Effects of Exercise Training Programs on Walking Competency After Stroke: A Systematic Review.

van de Port, Ingrid G.L;  Wood-Dauphinee, Sharon;  Lindeman, Eline;  Kwakkel, Gert.

The objective of this review was to determine the effectiveness of training programs that focus on lower-limb strengthening, cardiorespiratory fitness, or gait-oriented tasks in improving gait, gait-related activities, and health-related quality of life after stroke. Twenty-one RCTs were included, of which five focused on lower-limb strengthening, two on cardiorespiratory fitness training (e.g., cycling exercises), and 14 on gait-oriented training. Median PEDro score was 7. Meta-analysis showed a significant medium effect of gait-oriented training interventions on both gait speed and walking distance, whereas a small, nonsignificant effect size was found on balance. Cardiorespiratory fitness programs had a nonsignificant medium effect size on gait speed. No significant effects were found for programs targeting lower-limb strengthening. In the best-evidence synthesis, strong evidence was found to support cardiorespiratory training for stair-climbing performance. Although functional mobility was positively affected, no evidence was found that activities of daily living, instrumental activities of daily living, or health-related quality of life were significantly affected by gait-oriented training. This review shows that gait-oriented training is effective in improving walking competency after stroke.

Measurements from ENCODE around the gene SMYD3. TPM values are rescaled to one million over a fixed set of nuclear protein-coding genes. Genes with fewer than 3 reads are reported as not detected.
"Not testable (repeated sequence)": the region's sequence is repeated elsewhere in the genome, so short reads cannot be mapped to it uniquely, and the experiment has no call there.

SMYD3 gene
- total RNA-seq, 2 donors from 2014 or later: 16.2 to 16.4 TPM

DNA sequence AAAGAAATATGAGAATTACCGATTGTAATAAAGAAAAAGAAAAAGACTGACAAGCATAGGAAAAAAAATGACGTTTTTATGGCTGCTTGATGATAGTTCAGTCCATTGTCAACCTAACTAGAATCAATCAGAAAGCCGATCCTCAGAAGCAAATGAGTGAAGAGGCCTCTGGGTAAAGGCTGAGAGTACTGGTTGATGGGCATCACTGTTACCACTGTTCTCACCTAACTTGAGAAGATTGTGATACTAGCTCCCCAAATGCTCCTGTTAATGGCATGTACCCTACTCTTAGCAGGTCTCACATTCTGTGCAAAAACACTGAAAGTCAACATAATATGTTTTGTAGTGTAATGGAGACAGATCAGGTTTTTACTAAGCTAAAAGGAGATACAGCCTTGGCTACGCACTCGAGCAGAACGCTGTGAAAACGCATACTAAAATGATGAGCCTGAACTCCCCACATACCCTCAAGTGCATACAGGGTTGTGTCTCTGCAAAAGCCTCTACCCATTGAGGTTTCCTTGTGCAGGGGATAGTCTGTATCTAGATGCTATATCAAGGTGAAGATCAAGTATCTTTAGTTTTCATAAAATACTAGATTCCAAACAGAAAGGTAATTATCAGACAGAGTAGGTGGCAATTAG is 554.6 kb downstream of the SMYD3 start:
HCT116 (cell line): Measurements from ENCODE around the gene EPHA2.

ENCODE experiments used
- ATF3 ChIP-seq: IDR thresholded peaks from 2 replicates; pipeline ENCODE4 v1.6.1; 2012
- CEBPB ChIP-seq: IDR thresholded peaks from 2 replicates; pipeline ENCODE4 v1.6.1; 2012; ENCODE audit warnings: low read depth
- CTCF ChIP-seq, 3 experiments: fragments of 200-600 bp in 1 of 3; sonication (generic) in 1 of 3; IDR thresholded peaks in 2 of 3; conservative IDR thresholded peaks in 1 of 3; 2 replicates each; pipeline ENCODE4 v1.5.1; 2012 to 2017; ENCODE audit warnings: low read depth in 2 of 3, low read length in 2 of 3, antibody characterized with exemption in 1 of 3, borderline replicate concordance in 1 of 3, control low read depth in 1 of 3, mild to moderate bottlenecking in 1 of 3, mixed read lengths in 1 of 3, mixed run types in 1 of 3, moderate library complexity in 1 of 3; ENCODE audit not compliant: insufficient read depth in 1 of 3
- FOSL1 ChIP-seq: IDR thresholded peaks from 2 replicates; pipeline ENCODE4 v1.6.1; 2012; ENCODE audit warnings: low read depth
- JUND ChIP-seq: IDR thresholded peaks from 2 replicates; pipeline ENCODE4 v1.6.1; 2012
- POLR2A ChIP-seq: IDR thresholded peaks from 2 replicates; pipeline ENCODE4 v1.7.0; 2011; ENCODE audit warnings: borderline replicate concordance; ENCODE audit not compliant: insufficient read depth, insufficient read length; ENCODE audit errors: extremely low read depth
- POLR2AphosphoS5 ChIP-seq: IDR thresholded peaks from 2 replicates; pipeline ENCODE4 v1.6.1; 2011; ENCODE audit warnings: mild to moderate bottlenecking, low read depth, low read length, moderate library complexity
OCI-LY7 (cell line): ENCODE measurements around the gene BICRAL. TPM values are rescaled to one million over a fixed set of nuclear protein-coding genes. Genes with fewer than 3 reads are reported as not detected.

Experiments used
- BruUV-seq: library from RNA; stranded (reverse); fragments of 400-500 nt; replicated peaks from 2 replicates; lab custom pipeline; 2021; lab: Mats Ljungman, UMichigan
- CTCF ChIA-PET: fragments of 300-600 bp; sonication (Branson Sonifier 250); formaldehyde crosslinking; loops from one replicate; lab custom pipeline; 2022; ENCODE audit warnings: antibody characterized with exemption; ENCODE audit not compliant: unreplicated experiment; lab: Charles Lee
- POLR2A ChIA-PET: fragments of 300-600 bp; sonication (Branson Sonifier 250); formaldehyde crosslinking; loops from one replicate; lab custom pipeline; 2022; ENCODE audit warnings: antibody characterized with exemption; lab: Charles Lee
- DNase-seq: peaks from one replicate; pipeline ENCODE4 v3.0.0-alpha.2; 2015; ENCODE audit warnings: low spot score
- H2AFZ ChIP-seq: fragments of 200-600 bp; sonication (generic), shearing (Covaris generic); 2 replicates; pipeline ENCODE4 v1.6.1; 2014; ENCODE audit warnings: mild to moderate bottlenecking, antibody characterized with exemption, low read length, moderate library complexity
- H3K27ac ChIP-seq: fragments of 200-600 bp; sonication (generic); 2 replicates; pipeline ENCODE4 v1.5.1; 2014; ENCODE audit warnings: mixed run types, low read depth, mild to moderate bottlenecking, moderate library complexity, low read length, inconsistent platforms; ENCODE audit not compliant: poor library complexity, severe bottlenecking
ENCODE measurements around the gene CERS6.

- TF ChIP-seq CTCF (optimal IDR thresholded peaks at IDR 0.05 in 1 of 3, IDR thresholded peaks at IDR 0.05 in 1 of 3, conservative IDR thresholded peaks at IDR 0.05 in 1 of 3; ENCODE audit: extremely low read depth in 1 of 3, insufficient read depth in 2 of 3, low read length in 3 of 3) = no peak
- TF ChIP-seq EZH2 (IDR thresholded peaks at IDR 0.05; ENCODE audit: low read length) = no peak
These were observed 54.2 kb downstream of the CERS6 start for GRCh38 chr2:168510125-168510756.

American Journal of Physical Medicine & Rehabilitation, 2007, 86(11), 935-951

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